Cunningham: The mystery will unfold as "Trinity War" continues. And readers will get answers between now and the end of "Trinity War." But sometimes those answers only lead to more questions. I can't wait to get there and get asked them!
Nrama: Oh, we'll keep asking. In this issue, though, it felt like Superman was a little too overprotective of Wonder Woman. And although she made it clear that she condones killing when necessary, this killing seems extreme even for a warrior like Diana. How does she deal with what happened?
Cunningham: If I were Wonder Woman, I know I'd be conflicted. But her feelings for Superman are the prevailing emotion. Love conquers all. The question is: Should it?
Nrama: We've been told how important the Wonder Woman-Superman story is to what's coming in the DCU. How does their relationship play into the "Trinity War" story going forward?
Cunningham: It plays in quite a bit. But that's all I can say right now.
Nrama: Besides the all-out battle, we also got an introductory scene with Madame Xanadu. Where did she get all her cool DC collector cards?
Cunningham: I know, right??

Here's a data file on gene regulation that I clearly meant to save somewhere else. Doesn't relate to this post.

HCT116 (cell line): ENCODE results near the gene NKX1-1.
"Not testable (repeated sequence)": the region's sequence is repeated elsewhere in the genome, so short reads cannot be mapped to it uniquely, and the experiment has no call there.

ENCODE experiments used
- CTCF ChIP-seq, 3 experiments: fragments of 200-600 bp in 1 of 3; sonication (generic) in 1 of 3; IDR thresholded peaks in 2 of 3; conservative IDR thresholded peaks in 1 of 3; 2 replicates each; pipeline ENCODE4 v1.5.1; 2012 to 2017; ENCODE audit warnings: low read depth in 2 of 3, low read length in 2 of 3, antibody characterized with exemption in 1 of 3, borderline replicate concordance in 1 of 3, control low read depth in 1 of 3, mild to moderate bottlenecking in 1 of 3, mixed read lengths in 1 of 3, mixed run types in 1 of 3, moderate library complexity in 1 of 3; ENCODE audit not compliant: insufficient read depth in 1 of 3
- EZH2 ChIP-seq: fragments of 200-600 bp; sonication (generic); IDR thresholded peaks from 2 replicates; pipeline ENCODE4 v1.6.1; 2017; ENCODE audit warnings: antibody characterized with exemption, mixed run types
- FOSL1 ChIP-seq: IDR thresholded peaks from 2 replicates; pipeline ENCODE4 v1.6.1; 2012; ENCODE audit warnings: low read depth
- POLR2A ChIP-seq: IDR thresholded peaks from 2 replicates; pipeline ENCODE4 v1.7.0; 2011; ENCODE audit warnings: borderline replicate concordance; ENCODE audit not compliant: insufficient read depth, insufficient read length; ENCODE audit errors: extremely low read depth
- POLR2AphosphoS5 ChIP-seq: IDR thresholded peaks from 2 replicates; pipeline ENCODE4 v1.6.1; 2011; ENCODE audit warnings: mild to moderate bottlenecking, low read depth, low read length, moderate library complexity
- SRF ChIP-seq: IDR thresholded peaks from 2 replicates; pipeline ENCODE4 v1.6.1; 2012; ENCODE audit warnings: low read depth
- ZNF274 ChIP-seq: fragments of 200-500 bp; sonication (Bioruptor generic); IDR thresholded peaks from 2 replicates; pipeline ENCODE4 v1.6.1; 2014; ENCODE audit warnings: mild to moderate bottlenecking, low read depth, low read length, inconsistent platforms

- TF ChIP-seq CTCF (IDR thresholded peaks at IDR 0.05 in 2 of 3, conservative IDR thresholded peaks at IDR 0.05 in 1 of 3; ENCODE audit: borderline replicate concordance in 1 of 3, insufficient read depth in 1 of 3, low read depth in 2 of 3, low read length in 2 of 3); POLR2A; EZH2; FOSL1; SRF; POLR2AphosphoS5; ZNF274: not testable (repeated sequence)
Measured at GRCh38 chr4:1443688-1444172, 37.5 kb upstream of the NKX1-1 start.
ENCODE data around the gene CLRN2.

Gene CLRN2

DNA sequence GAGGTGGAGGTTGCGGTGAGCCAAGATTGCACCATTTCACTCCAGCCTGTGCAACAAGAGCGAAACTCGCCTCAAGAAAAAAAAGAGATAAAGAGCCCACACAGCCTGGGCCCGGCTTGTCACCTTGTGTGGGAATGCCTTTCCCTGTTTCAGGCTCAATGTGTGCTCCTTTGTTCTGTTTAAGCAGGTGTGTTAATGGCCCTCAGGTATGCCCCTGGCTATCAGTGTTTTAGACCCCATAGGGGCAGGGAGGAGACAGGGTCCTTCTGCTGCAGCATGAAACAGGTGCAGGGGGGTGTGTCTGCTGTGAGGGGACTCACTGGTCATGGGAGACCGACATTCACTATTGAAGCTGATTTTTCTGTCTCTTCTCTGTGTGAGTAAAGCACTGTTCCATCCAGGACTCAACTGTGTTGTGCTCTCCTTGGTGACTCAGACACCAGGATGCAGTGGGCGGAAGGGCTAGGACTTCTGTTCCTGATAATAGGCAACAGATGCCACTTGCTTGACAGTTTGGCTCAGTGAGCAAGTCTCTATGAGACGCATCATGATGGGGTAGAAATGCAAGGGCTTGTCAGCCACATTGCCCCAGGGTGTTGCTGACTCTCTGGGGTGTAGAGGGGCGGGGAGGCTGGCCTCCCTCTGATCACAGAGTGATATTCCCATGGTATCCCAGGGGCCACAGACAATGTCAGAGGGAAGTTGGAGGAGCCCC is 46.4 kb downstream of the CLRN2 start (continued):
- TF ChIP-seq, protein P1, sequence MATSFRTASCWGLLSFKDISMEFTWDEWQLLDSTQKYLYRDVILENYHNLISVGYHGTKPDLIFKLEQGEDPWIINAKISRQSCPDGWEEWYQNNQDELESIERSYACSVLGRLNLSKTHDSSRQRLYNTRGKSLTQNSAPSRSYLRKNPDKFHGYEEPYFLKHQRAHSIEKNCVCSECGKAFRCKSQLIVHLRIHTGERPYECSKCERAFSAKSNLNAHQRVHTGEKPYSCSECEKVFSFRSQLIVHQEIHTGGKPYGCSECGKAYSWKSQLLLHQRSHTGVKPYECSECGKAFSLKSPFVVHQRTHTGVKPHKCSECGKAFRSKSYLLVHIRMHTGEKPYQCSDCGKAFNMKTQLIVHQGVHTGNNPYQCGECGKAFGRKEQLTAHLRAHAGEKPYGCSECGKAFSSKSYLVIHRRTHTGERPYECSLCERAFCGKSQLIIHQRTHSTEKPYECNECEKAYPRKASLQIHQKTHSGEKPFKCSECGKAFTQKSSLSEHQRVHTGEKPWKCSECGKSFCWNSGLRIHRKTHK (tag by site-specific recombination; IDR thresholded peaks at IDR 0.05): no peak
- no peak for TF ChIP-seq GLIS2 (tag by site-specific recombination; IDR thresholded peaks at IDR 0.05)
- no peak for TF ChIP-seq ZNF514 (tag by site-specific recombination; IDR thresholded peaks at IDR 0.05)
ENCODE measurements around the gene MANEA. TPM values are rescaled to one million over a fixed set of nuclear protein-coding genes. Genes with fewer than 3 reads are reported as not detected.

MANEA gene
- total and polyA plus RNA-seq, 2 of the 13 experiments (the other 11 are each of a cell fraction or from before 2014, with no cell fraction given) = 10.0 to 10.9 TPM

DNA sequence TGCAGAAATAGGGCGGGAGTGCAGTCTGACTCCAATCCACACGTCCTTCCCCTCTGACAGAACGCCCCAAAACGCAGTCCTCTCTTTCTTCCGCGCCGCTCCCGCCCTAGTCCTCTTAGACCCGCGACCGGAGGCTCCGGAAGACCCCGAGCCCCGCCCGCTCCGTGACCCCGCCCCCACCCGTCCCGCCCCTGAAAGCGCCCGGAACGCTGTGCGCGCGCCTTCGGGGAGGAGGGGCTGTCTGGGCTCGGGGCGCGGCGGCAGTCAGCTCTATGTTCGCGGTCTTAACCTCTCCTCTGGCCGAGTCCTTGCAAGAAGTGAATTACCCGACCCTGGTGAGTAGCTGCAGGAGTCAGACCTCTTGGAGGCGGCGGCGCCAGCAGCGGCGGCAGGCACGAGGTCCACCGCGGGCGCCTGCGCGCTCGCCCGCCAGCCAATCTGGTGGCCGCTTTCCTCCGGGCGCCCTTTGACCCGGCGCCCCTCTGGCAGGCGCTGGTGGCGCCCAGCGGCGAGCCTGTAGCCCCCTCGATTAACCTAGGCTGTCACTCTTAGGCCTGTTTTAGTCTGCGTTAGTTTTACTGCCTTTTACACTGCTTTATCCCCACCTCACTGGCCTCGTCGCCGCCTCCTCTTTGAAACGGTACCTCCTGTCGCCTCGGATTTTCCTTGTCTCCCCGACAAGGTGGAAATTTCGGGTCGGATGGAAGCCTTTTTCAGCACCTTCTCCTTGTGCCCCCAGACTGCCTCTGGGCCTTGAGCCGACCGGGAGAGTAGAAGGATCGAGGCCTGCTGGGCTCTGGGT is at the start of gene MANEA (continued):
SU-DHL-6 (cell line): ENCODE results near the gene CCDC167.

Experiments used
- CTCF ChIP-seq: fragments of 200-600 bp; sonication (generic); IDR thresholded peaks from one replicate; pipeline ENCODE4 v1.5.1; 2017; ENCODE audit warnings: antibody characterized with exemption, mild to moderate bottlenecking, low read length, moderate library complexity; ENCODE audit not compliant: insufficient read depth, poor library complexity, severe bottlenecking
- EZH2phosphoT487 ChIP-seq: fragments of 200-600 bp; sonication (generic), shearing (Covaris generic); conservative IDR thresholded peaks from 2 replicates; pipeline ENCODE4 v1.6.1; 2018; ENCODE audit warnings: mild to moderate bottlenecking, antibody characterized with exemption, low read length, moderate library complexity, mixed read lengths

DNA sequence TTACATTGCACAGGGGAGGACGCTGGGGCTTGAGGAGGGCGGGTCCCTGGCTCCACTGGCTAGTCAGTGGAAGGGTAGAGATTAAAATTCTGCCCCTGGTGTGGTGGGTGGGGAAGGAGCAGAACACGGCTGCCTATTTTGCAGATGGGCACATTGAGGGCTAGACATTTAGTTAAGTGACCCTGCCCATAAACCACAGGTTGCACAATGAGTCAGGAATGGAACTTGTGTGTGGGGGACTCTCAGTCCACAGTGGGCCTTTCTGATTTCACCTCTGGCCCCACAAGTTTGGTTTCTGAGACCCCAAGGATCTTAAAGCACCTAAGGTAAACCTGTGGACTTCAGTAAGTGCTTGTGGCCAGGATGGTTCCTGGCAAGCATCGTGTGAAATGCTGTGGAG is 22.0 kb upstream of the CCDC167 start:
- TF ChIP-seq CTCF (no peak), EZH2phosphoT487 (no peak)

The cards are a really cool motif that continues throughout the story. Mikel Janín illustrated a really cool shot of them in Justice League Dark #22. You have to see it to believe it.
Nrama: Does that mean you guys will be selling those soon?
Cunningham: Ha! That would be cool! It's on my wish list, that's for sure.
Nrama: I assume the explosion at Xanadu's will play a role in the involvement of the Justice League Dark. Can you describe where they show up in coming issues, and what gets them involved?
Cunningham: The destruction of Xanadu's shop is exactly what gets the Justice League Dark involved. But it quickly gets more complicated than that.
Nrama: One little detail we noticed on Madame Xanadu's cards, though, was that "Hero" is scratched out on Superman's card. Is that imply that by killing, he's immediately not a hero?
Cunningham: It certainly looks that way, doesn't it?
Nrama: It does. But that's no fair, answering a question with a question. But as long as we're talking "question, it was cool to see The Question show up. Can you describe what he's doing and what his role is in the story?
Cunningham: He's asking questions that don't have easy answers. He gets more involved in Justice League of America #6's Part 2.
Nrama: "Involved" implies that the Question is going to do more than just ask questions. What else can you tell us about what's coming up in "Trinity War?"
Cunningham: Major fallout from what Superman did. The Justice League and JLA finally have their epic showdown. New alliances are formed. Friendships are strained. And the bad guys do even badder things.
Check back next week when we talk to Cunningham about the events and aftermath of this week's Justice League of America #6 in the next installment of "Trinity War Weekly."